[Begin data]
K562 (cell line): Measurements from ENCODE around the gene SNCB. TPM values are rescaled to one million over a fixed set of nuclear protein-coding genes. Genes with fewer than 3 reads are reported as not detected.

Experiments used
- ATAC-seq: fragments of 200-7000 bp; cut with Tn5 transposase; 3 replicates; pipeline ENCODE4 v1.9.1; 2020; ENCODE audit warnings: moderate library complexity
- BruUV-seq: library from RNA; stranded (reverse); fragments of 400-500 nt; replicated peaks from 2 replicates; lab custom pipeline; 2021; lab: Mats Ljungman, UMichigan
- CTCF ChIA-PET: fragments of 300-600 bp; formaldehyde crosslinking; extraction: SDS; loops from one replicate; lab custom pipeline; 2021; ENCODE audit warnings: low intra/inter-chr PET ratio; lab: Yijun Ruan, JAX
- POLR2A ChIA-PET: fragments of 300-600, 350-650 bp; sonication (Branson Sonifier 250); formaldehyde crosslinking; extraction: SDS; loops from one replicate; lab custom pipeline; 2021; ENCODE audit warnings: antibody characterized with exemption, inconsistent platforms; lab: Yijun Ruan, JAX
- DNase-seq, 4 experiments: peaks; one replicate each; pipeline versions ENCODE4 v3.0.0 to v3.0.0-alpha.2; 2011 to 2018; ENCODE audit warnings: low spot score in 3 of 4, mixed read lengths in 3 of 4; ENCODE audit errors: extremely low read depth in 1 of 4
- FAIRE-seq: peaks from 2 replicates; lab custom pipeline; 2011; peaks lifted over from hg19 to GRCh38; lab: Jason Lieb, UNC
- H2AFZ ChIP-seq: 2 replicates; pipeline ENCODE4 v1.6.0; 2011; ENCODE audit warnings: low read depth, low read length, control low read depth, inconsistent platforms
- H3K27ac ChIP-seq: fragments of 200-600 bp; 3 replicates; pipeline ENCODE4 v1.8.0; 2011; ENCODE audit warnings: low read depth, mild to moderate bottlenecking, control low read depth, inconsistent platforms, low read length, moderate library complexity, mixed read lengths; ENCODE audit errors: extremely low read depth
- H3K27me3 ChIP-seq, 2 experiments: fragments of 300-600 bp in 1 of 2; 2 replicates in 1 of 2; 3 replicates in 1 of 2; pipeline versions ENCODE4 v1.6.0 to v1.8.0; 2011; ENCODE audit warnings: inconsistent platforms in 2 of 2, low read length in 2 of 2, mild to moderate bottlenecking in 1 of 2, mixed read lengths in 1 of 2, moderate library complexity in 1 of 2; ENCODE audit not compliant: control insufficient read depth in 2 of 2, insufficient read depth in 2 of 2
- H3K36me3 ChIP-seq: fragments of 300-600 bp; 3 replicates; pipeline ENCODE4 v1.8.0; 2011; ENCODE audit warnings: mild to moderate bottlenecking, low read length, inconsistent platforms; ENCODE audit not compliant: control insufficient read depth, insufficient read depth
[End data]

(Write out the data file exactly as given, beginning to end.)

K562 (cell line): Measurements from ENCODE around the gene SNCB. TPM values are rescaled to one million over a fixed set of nuclear protein-coding genes. Genes with fewer than 3 reads are reported as not detected.

Experiments used
- ATAC-seq: fragments of 200-7000 bp; cut with Tn5 transposase; 3 replicates; pipeline ENCODE4 v1.9.1; 2020; ENCODE audit warnings: moderate library complexity
- BruUV-seq: library from RNA; stranded (reverse); fragments of 400-500 nt; replicated peaks from 2 replicates; lab custom pipeline; 2021; lab: Mats Ljungman, UMichigan
- CTCF ChIA-PET: fragments of 300-600 bp; formaldehyde crosslinking; extraction: SDS; loops from one replicate; lab custom pipeline; 2021; ENCODE audit warnings: low intra/inter-chr PET ratio; lab: Yijun Ruan, JAX
- POLR2A ChIA-PET: fragments of 300-600, 350-650 bp; sonication (Branson Sonifier 250); formaldehyde crosslinking; extraction: SDS; loops from one replicate; lab custom pipeline; 2021; ENCODE audit warnings: antibody characterized with exemption, inconsistent platforms; lab: Yijun Ruan, JAX
- DNase-seq, 4 experiments: peaks; one replicate each; pipeline versions ENCODE4 v3.0.0 to v3.0.0-alpha.2; 2011 to 2018; ENCODE audit warnings: low spot score in 3 of 4, mixed read lengths in 3 of 4; ENCODE audit errors: extremely low read depth in 1 of 4
- FAIRE-seq: peaks from 2 replicates; lab custom pipeline; 2011; peaks lifted over from hg19 to GRCh38; lab: Jason Lieb, UNC
- H2AFZ ChIP-seq: 2 replicates; pipeline ENCODE4 v1.6.0; 2011; ENCODE audit warnings: low read depth, low read length, control low read depth, inconsistent platforms
- H3K27ac ChIP-seq: fragments of 200-600 bp; 3 replicates; pipeline ENCODE4 v1.8.0; 2011; ENCODE audit warnings: low read depth, mild to moderate bottlenecking, control low read depth, inconsistent platforms, low read length, moderate library complexity, mixed read lengths; ENCODE audit errors: extremely low read depth
- H3K27me3 ChIP-seq, 2 experiments: fragments of 300-600 bp in 1 of 2; 2 replicates in 1 of 2; 3 replicates in 1 of 2; pipeline versions ENCODE4 v1.6.0 to v1.8.0; 2011; ENCODE audit warnings: inconsistent platforms in 2 of 2, low read length in 2 of 2, mild to moderate bottlenecking in 1 of 2, mixed read lengths in 1 of 2, moderate library complexity in 1 of 2; ENCODE audit not compliant: control insufficient read depth in 2 of 2, insufficient read depth in 2 of 2
- H3K36me3 ChIP-seq: fragments of 300-600 bp; 3 replicates; pipeline ENCODE4 v1.8.0; 2011; ENCODE audit warnings: mild to moderate bottlenecking, low read length, inconsistent platforms; ENCODE audit not compliant: control insufficient read depth, insufficient read depth